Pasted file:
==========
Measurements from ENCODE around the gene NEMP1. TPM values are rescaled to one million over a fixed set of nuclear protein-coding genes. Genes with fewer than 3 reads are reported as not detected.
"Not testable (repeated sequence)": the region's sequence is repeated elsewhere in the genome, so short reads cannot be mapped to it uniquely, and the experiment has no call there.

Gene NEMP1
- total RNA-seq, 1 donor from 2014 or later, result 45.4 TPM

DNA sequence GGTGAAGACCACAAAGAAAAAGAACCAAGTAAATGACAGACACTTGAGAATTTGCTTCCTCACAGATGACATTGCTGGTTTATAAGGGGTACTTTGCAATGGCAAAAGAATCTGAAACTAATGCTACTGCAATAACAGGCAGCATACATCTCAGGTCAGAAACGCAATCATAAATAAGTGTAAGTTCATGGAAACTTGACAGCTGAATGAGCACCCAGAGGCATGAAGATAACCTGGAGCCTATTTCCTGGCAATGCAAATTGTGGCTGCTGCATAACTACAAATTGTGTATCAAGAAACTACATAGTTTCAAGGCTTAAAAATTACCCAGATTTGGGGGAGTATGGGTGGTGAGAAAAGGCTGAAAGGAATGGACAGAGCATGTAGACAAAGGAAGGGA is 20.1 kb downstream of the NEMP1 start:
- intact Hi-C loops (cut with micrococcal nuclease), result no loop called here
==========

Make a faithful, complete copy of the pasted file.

Measurements from ENCODE around the gene NEMP1. TPM values are rescaled to one million over a fixed set of nuclear protein-coding genes. Genes with fewer than 3 reads are reported as not detected.
"Not testable (repeated sequence)": the region's sequence is repeated elsewhere in the genome, so short reads cannot be mapped to it uniquely, and the experiment has no call there.

Gene NEMP1
- total RNA-seq, 1 donor from 2014 or later, result 45.4 TPM

DNA sequence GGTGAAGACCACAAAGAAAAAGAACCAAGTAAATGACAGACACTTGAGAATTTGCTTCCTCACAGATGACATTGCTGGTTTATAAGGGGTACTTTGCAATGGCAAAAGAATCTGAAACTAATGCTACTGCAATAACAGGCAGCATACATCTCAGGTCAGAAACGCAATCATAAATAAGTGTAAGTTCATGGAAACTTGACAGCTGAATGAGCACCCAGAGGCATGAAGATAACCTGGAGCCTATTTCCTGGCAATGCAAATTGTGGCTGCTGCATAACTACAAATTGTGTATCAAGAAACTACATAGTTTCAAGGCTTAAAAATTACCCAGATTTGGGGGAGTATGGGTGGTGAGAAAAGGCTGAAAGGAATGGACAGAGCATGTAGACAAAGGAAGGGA is 20.1 kb downstream of the NEMP1 start:
- intact Hi-C loops (cut with micrococcal nuclease), result no loop called here